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Black Breath is the kind of band that evolves at its own pace and Slave Beyond Death brings out some of their thickest, strongest writing yet.


Album Review: BLACK BREATH Slaves Beyond Death

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For me, Seattle, WA's Black Breath is a bit of a special band because I'd seen them on one of their first (if not their first) tours across the U.S. with Trap Them, Protestant and Victims at the Borg Ward in Milwaukee, WI (you know, that venue that's banned “metalcore” bands). The Razor to Oblivion record was just off the press and after that night they landed high on the ol' “to watch” list. Two full lengths later, and Black Breath has not disappointed. Renown for their Swedish death metal influences ala Entombed or old Dismember, the band has finally turned over their latest offering: Slaves Beyond Death.

If you walk into this expecting another Sentenced to Life or Heavy Breathing, it's not. For the most part. There's speed -a-plenty, there's thrash-a-plenty, but there's a definite fixation on taking Black Breath's sound further, albeit in slow steps. Exit the predominately shrieking vocal style of Neil McAdams (it's still there sometimes) and enter a more guttural sound, something that feels more like it comes off a black metal album. Enter also a stronger fixation on progressive melodies. Slaves Beyond Death has longer, more melodic moments that scratch and tear before pumping things into pure headbanging adrenaline (see: “Seed of Cain”).

So what does this mean for the quality of Slaves Beyond Death? The album still fuckin' rips. The songs have gotten longer (mostly hovering around six-minutes) and album only offers up eight tracks just shy of fifty minutes. The opening crusher “Pleasure, Pain, Disease” is the perfect piece to set the tempo, showcasing that thrash-y love of Swedish death metal. Though it is also with the opening track that Black Breath hint at their patience in the building of things. The song actually takes a bit to fade in to before the band gets down to raging. However, other tracks like “Reaping Flesh” simply show no mercy and cut the fat altogether, bringing on the crusty agony and metal.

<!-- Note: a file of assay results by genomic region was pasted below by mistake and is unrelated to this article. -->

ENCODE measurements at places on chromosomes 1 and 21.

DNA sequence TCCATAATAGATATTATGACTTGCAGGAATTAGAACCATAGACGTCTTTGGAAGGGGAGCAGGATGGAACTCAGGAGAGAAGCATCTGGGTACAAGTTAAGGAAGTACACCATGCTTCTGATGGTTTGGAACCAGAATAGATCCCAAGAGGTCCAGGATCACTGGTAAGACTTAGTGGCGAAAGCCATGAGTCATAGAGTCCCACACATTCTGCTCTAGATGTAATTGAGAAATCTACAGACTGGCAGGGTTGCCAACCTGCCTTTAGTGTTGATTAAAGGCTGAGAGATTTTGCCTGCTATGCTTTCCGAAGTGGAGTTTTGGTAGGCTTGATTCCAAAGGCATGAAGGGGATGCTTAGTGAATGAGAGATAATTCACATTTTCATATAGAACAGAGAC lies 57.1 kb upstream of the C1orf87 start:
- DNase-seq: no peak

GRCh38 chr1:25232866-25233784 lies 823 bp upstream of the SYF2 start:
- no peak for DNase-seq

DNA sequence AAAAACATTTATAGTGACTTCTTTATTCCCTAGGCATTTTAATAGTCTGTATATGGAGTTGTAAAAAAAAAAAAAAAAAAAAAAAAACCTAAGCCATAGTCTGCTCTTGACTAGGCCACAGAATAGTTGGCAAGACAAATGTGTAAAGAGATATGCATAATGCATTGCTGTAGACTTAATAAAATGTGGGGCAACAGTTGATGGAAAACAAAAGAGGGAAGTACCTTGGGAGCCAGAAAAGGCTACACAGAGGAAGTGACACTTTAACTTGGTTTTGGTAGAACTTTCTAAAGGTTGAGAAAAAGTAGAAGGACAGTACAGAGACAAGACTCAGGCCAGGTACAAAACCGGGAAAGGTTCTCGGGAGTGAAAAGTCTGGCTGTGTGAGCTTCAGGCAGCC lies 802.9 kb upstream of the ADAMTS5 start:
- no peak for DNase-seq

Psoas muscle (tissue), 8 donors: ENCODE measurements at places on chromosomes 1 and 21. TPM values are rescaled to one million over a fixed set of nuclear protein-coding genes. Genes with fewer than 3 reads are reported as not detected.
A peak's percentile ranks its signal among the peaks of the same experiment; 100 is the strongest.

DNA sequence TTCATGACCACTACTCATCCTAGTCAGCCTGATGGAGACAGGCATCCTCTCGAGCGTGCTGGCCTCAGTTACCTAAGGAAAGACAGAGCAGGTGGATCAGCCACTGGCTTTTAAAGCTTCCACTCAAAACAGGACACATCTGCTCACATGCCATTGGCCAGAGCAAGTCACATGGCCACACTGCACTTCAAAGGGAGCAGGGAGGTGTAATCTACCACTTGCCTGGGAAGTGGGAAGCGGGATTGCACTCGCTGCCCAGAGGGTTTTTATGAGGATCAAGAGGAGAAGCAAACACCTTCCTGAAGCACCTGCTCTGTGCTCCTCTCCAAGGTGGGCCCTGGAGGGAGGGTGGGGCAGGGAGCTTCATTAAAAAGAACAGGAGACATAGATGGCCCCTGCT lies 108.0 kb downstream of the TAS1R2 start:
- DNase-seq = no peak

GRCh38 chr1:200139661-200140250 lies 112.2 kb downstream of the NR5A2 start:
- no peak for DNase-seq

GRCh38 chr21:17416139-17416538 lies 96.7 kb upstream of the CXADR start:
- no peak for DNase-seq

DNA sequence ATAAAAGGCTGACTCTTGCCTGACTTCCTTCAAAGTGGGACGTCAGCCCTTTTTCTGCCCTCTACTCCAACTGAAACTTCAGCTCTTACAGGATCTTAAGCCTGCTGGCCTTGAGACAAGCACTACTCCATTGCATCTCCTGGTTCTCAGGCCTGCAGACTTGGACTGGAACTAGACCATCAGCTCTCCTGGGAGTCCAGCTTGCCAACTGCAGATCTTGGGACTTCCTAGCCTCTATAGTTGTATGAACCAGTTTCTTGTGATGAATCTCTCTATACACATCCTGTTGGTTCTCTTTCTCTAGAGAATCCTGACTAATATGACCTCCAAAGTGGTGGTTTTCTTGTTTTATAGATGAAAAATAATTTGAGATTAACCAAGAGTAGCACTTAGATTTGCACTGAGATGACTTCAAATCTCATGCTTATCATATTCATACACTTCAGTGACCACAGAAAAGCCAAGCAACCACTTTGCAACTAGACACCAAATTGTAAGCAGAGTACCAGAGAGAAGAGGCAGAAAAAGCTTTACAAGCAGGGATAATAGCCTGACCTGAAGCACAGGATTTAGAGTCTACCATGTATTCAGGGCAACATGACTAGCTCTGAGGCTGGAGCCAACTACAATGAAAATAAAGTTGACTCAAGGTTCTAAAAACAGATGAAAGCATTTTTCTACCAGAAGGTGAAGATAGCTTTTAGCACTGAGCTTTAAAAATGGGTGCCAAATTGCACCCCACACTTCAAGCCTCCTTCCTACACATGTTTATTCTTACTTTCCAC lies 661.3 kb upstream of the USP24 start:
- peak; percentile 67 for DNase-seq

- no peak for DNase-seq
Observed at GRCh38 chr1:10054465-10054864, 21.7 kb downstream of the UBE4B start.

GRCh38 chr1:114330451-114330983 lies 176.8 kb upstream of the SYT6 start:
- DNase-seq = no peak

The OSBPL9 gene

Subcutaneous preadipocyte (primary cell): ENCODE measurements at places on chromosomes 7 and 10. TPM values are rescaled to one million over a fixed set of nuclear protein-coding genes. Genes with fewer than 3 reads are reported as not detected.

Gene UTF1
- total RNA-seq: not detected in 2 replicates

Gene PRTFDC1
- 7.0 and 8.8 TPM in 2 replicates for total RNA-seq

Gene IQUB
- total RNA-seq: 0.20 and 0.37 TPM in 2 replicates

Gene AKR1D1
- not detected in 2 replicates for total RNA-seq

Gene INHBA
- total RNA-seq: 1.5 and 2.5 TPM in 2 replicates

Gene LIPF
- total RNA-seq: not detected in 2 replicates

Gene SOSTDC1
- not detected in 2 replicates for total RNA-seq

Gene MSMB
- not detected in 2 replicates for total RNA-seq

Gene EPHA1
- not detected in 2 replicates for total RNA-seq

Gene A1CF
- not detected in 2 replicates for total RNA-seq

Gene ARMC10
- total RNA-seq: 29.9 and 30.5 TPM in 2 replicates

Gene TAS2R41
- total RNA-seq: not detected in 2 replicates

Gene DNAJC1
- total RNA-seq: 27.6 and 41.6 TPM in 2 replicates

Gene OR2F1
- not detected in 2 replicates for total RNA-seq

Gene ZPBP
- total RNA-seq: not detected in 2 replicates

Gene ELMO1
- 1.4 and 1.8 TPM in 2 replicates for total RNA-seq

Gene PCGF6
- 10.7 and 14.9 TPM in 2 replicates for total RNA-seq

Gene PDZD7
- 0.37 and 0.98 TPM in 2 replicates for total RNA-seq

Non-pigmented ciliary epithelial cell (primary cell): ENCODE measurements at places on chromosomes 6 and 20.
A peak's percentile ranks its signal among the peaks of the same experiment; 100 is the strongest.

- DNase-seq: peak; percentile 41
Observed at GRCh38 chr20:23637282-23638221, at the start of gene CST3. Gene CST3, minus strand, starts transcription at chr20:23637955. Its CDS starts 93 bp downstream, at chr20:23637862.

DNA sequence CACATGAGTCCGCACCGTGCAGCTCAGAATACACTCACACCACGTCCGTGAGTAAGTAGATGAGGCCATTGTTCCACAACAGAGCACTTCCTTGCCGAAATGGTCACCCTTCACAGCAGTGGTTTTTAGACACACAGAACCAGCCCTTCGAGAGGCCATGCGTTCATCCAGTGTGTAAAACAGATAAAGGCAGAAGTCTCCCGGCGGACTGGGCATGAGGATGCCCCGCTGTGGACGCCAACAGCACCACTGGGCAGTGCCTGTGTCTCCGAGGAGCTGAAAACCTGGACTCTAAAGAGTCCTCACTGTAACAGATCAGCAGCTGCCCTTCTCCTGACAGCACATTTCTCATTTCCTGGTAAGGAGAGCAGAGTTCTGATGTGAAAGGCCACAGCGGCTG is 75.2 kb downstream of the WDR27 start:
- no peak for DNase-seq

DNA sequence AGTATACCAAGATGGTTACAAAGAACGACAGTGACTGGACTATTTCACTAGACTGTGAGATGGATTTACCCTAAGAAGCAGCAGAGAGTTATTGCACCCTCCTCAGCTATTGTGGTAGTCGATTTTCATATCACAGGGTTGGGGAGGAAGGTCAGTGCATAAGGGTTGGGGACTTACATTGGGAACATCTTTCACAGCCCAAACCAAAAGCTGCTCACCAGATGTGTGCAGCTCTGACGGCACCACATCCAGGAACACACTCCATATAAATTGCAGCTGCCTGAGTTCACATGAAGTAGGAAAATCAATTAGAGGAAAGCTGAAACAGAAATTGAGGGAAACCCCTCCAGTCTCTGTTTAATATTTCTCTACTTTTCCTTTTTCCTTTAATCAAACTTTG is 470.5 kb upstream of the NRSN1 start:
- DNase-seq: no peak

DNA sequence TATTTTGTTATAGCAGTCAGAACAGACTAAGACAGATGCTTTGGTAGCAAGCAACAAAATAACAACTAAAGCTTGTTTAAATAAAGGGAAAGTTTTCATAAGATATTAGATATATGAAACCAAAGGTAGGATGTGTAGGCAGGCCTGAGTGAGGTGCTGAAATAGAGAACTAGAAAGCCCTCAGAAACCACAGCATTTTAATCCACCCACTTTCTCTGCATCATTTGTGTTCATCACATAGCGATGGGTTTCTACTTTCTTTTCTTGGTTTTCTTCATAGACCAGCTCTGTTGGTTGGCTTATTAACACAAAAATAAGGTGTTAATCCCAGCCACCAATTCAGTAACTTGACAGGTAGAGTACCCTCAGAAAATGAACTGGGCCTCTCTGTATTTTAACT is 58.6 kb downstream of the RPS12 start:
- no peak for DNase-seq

Where some might find a make or break in the band is in the recording quality. Kurt Ballou's GodCity Studios is a hit or miss for people, and is at the center of the whole “Entombedcore” sound (fucking stupid name). The Left Hand Path-esque sound works for bands like Black Breath and Trap Them especially well, as this is sounds as natural as it feels the bands can get. And Slaves Beyond Death does actually sound a bit different from Black Breath's previous two entries. The piece is rawer and sounds like it has the bass kicked back a bit. It's like it exposes some flesh and cuts a little slower.

Black Breath is the kind of band that evolves at its own pace and Slave Beyond Death brings out some of their thickest, strongest writing yet. The album feels demented and brews an almost perfect mixture of the melodic/progressive and thrash-y crusty death metal. The one wish I have is that it were longer. Black Breath goes out on a near eight minute instrumental, ending things with an epic, towering feel. Unfortunately, it also feels like the band is just getting started. Though maybe where it ended is perfect. “Chains of the Afterlife” is the kind of track that a band could build off of for a future release. And maybe those chains need some serious breaking in the future.

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